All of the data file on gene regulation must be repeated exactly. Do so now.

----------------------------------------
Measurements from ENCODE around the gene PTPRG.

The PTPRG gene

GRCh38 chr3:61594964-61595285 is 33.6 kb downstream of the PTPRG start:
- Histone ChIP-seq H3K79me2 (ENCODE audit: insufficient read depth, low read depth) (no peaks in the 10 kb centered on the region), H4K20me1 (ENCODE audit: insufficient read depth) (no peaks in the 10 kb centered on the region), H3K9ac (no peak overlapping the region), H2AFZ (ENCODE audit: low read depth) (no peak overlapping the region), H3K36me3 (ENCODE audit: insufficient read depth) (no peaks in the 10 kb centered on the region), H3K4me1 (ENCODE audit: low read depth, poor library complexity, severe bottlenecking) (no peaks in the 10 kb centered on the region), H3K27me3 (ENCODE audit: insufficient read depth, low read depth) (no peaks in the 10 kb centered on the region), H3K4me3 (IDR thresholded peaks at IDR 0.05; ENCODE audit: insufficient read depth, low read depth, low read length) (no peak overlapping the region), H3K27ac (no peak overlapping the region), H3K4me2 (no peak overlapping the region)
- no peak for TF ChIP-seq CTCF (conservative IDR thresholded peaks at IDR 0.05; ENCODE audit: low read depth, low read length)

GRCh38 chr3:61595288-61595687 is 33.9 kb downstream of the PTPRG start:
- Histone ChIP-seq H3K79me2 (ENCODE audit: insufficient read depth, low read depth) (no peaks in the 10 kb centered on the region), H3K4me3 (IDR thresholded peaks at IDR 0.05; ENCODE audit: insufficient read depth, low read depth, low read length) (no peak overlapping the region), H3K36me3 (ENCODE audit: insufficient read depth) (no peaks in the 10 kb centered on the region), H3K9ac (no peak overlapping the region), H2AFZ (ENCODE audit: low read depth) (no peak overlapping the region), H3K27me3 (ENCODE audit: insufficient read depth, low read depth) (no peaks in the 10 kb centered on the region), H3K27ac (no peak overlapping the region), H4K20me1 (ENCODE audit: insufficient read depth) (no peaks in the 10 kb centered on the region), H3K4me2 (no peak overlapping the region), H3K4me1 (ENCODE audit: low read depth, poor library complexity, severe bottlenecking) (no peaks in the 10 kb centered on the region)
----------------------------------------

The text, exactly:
Measurements from ENCODE around the gene PTPRG.

The PTPRG gene

GRCh38 chr3:61594964-61595285 is 33.6 kb downstream of the PTPRG start:
- Histone ChIP-seq H3K79me2 (ENCODE audit: insufficient read depth, low read depth) (no peaks in the 10 kb centered on the region), H4K20me1 (ENCODE audit: insufficient read depth) (no peaks in the 10 kb centered on the region), H3K9ac (no peak overlapping the region), H2AFZ (ENCODE audit: low read depth) (no peak overlapping the region), H3K36me3 (ENCODE audit: insufficient read depth) (no peaks in the 10 kb centered on the region), H3K4me1 (ENCODE audit: low read depth, poor library complexity, severe bottlenecking) (no peaks in the 10 kb centered on the region), H3K27me3 (ENCODE audit: insufficient read depth, low read depth) (no peaks in the 10 kb centered on the region), H3K4me3 (IDR thresholded peaks at IDR 0.05; ENCODE audit: insufficient read depth, low read depth, low read length) (no peak overlapping the region), H3K27ac (no peak overlapping the region), H3K4me2 (no peak overlapping the region)
- no peak for TF ChIP-seq CTCF (conservative IDR thresholded peaks at IDR 0.05; ENCODE audit: low read depth, low read length)

GRCh38 chr3:61595288-61595687 is 33.9 kb downstream of the PTPRG start:
- Histone ChIP-seq H3K79me2 (ENCODE audit: insufficient read depth, low read depth) (no peaks in the 10 kb centered on the region), H3K4me3 (IDR thresholded peaks at IDR 0.05; ENCODE audit: insufficient read depth, low read depth, low read length) (no peak overlapping the region), H3K36me3 (ENCODE audit: insufficient read depth) (no peaks in the 10 kb centered on the region), H3K9ac (no peak overlapping the region), H2AFZ (ENCODE audit: low read depth) (no peak overlapping the region), H3K27me3 (ENCODE audit: insufficient read depth, low read depth) (no peaks in the 10 kb centered on the region), H3K27ac (no peak overlapping the region), H4K20me1 (ENCODE audit: insufficient read depth) (no peaks in the 10 kb centered on the region), H3K4me2 (no peak overlapping the region), H3K4me1 (ENCODE audit: low read depth, poor library complexity, severe bottlenecking) (no peaks in the 10 kb centered on the region)